- Get Involved
MUÑOZ, MANUEL (ca. 1730–1799). Manuel Muñoz was probably born in Matamoros, Castile, Spain around 1730. He was a captain in the Spanish army when he arrived in Texas as commander of the newly established Presidio del Norte in December 1759. The following year he helped repulse an attack by Apache Indians, and he served at the post for many years. He commanded the Nueva Vizcaya contingent during Col. Hugo Oconór's Indian campaign of 1775. Muñoz was promoted to lieutenant colonel in 1777, and eventually to colonel. In the 1770s and 1780s he served at a number of posts along the Rio Grande, negotiated with the Mescalero Apaches, and conducted campaigns against border renegades. Muñoz succeeded Rafael Martínez Pacheco as governor of Texas in 1790. Two years later the Conde de Sierra visited to investigate his administration and while he was doing so served as acting governor. In 1793 Muñoz carried out the decree of secularization for San Antonio de Valero Mission and the following year a decree of "partial secularization" for the other four San Antonio missions (see SPANISH MISSIONS). He made the Christian Indians at these missions independent landowners, restricted the missionaries to the sacred ministry, and placed the common property of the mission Indians under the supervision of Spanish justice or the alcalde. But Zacatecan missionaries continued to serve the four missions for three more decades, until their final secularization in 1824. A new mission, Refugio, was founded in 1793. Muñoz became sick in 1796 and requested permission to retire. Juan Bautista Elguézabal was appointed to assist Muñoz until an answer could be obtained from the king. In January 1797 Muñoz was informed that Manuel Antonio Cordero y Bustamante, governor of Coahuila, had been appointed his successor; but Cordero was then engaged in a campaign against the Apaches, and Muñoz was asked to remain in office until further notice. In March of the same year Cordero sent word that he could not come to Texas because he had become lieutenant governor of Nuevo Santander. A half year later José Irigoyen was named governor of Texas, but illness prevented him from assuming his duties and Elguézabal was made interim governor. Muñoz died in San Antonio on July 27, 1799, and Elguézabal succeeded him. María Gertrudis del Cipiran, Muñoz's wife and a fellow native of Castile, had apparently preceded him in death some five years earlier.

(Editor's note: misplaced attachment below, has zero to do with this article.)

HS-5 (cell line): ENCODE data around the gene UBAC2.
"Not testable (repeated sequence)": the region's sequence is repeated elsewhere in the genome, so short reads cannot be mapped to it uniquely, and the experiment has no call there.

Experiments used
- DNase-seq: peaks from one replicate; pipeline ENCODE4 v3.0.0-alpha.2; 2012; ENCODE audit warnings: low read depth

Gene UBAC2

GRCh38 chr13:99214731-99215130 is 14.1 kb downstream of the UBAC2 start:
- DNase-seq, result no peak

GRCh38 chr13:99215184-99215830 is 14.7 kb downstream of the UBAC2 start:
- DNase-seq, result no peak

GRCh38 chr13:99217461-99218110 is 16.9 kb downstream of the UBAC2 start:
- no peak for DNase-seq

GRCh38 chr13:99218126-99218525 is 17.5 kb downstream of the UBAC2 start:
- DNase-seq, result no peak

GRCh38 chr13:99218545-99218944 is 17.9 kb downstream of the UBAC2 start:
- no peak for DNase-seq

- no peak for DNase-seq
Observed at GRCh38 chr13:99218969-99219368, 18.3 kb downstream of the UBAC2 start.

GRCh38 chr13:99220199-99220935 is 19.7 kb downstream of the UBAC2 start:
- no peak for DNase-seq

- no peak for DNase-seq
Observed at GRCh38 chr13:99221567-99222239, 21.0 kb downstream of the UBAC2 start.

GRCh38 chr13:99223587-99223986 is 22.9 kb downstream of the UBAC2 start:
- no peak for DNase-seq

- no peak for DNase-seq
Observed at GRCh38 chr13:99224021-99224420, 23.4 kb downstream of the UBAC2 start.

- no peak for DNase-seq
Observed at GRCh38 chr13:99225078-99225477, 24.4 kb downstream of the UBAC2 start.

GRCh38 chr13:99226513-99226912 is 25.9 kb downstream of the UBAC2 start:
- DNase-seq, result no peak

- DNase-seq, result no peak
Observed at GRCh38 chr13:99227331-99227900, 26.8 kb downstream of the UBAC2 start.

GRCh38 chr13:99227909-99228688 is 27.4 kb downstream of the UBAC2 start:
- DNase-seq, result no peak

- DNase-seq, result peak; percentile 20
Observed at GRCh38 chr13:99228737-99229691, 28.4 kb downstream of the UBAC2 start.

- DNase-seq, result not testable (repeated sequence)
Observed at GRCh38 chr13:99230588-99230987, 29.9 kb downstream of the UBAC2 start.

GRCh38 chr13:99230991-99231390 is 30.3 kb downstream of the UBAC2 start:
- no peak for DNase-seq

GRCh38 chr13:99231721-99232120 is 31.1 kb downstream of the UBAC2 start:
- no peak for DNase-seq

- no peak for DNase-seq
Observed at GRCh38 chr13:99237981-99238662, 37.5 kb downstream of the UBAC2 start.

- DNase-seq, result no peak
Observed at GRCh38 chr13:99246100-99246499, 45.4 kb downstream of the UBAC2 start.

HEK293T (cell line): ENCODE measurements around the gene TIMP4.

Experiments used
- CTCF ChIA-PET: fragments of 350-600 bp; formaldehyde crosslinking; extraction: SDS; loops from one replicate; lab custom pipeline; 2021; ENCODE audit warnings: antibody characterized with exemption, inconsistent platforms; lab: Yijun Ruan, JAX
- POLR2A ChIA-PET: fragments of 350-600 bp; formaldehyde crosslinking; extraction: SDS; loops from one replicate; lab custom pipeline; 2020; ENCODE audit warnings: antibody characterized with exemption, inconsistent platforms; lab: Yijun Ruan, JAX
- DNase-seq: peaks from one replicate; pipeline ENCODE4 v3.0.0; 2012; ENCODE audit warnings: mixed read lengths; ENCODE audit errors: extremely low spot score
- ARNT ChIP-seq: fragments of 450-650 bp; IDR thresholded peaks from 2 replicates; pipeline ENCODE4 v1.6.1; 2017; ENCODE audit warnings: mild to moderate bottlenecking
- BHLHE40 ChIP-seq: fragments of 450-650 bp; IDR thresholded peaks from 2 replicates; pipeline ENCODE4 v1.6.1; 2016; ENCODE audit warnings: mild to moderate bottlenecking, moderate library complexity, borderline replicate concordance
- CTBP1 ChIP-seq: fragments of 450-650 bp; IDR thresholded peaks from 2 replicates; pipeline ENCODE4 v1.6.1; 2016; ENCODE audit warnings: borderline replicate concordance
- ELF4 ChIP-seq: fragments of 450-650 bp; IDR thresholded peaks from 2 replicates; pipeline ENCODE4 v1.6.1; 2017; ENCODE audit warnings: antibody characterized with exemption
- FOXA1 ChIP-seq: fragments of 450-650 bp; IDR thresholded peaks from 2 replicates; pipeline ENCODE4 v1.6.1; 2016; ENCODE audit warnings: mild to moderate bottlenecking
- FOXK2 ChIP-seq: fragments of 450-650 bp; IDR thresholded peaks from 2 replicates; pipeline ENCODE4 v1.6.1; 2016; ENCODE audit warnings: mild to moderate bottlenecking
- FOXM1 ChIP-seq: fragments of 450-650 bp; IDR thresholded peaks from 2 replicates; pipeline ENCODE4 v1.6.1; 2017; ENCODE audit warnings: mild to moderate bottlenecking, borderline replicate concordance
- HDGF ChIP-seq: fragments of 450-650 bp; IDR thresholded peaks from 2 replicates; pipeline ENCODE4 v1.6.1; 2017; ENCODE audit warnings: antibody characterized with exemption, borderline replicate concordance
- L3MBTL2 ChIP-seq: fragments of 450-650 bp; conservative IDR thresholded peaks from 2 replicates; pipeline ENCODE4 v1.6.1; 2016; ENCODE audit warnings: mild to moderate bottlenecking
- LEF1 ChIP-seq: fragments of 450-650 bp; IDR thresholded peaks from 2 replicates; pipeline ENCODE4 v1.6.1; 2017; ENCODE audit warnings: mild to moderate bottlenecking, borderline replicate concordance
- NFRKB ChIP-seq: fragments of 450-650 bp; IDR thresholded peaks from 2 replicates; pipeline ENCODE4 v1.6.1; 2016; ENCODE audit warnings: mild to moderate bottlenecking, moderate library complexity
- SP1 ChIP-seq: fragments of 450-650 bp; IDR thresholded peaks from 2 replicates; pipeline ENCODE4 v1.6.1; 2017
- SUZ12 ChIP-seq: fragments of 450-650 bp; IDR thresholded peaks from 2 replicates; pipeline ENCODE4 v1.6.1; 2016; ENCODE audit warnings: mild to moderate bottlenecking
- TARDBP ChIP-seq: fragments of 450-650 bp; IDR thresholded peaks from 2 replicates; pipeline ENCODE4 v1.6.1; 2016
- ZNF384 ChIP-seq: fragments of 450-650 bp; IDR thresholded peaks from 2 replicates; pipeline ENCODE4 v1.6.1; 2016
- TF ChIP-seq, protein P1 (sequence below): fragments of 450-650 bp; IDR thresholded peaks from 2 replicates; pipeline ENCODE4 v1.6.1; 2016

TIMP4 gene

BIBLIOGRAPHY:Carlos E. Castañeda, Our Catholic Heritage in Texas (7 vols., Austin: Von Boeckmann-Jones, 1936–58; rpt., New York: Arno, 1976).
Image Use Disclaimer
All copyrighted materials included within the Handbook of Texas Online are in accordance with Title 17 U.S.C. Section 107 related to Copyright and “Fair Use” for Non-Profit educational institutions, which permits the Texas State Historical Association (TSHA), to utilize copyrighted materials to further scholarship, education, and inform the public. The TSHA makes every effort to conform to the principles of fair use and to comply with copyright law.
For more information go to: http://www.law.cornell.edu/uscode/17/107.shtml
If you wish to use copyrighted material from this site for purposes of your own that go beyond fair use, you must obtain permission from the copyright owner.
The following, adapted from the Chicago Manual of Style, 15th edition, is the preferred citation for this article.Handbook of Texas Online, Marion A. Habig, O.F.M., "MUNOZ, MANUEL," accessed May 19, 2019, http://www.tshaonline.org/handbook/online/articles/fmu05.
Uploaded on June 15, 2010. Published by the Texas State Historical Association.